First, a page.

header

Unfolding Business Structures

NAVIGATING BUSINESS STRUCTURES FOR LOCAL BUSINESSES

Article by Thomas Carton

Photography by Thomas Carton

Unfolding Business Structures: A Financial Pivot

Embarking on a business voyage encompasses pivotal decisions, one being the selection of your business structure. This choice is more than a mere legal formality; it's a critical determinant that navigates the legal and tax landscapes, significantly impacting your financial bearings and the longevity of your venture. The right structure molds your costs, liabilities, and team assembly—a cornerstone for any emerging venture.

A business structure is the legal silhouette of your business. When registering for a Federal Employer Identification Number (FEIN), the selected structure is critical in orchestrating ownership, personal liability, and tax management, laying a robust foundation for future growth. It's the legal conduit enabling your business to operationalize within your state post-registration.

The realm of business structures often breeds confusion, especially regarding their liabilities. For example, a common mistake is viewing a Limited Liability Company (LLC) as an IRS entity. An LLC is actually a state designation and has nothing to do with your tax status. Each state harbors unique requisites for initiating and sustaining a business, including varying fee structures.

Here are the four quintessential business structures:

Sole Proprietorship:

This common structure is an unincorporated business owned by an individual. It's straightforward with no legal distinction between the individual and the business. However, simplicity comes at a cost—the proprietor reaps all profits yet bears all business debts, losses, and liabilities, a factor that could significantly impact one's financial security.


Partnership:

A collaborative venture between two or more individuals. It’s facile to establish and may offer some liability shield if structured as a Limited Partnership (LP) or Limited Liability Partnership (LLP). They are deemed pass-through entities for tax purposes, a feature that could bring tax advantages or disadvantages depending on the broader financial picture.

a) General Partnerships: Equal responsibility and liability are shared among partners, engaging in daily business operations.

b) Limited Partnership (LP): Comprising at least one general partner and one limited partner. The general partner oversees business operations with unlimited liability, while the limited partner is essentially an investor with limited liability.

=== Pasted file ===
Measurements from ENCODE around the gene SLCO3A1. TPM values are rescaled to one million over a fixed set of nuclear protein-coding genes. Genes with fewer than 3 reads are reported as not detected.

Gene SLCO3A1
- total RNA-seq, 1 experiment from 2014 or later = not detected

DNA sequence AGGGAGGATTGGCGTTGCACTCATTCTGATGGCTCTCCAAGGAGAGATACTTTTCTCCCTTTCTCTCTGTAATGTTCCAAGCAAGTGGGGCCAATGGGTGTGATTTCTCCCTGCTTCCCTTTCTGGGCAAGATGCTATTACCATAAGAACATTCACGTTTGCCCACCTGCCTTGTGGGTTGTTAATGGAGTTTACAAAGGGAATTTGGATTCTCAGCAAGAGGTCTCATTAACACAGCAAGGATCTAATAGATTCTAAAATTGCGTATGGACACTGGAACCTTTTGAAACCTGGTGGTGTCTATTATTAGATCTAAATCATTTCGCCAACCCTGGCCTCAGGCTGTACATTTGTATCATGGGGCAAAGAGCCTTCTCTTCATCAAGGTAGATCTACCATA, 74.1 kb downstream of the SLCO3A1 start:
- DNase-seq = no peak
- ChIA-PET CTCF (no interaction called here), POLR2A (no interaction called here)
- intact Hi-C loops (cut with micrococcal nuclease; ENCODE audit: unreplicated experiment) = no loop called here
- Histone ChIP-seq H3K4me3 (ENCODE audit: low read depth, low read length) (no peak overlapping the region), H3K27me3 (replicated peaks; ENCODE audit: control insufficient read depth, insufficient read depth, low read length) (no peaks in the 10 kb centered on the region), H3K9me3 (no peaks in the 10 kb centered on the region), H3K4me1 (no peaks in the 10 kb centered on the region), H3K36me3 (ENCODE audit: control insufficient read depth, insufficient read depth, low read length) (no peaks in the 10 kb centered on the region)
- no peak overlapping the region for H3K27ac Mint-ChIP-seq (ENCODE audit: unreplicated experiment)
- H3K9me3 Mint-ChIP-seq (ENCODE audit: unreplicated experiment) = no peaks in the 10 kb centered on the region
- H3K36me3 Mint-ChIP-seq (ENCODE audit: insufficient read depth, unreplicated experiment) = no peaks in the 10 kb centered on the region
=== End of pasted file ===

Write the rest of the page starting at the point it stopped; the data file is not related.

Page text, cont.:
c) Limited Liability Partnership (LLP): Partners enjoy limited personal liability, unaccountable for others' misconduct, and engage in business management.


Corporation:

A collective of individuals forming a single legal entity, distinct from its owners, bearing no personal liability. They enjoy rights akin to individuals, like contract engagement and legal proceedings. The structured setup of corporations may provide a shield against personal financial adversities, yet the double taxation aspect of C Corporations can be a financial pitfall.

a) C Corporation (C Corp): The default classification, taxed firstly at the corporate rate, and again at a personal rate on shareholder distributions.

b) S Corporation (S Corp): A pass-through entity, where shareholders report income on personal tax returns, bound by stringent IRS criteria regarding shareholders. One such criterion is the requirement to pay "reasonable compensation" to any owners who work for the business. You can learn more by reading our full article on reasonable compensation for corporations.


Limited Liability Company (LLC):

A state-regulated structure, offering a hybrid legal framework, safeguarding personal assets from business failures. Tax treatment varies based on initial elections, a facet that can be tailored to meet financial and operational needs.

The optimal structure hinges on your long-term visions, ownership dynamics, employment strategies, and potential legal risks. Registering within your state is beneficial for most businesses. If you envision a closely-held venture, an LLC or S Corp could be apt. Conversely, a C Corp suits ventures eyeing external investors, aligning with the financial and operational goals.

Given the tax and legal intricacies, consulting with a legal or tax professional is prudent to discern the fitting structure for your objectives. We are here to furnish tax counsel to propel you toward those objectives. If you are looking to learn more about how your entity type may be affecting your tax burden, or want to make a new entity election, reach out to us at any time.

Businesses Featured in this Article

Related Businesses

Mile High Tax and Accounting

Accountants

Mile High Tax and Accounting

Arvada, CO

Mile High Tax & Accounting is a Certified Public Accounting Firm that specializes in small business and individual income...

Edward Jones - Financial Advisor: Sarah K Kendall

Insurance

Edward Jones - Financial Advisor: Sarah K Kendall

Canton, GA

My mission and mantra is to positively impact the lives and livelihoods of my clients. I am focused on building authentic and...

See More

Related Articles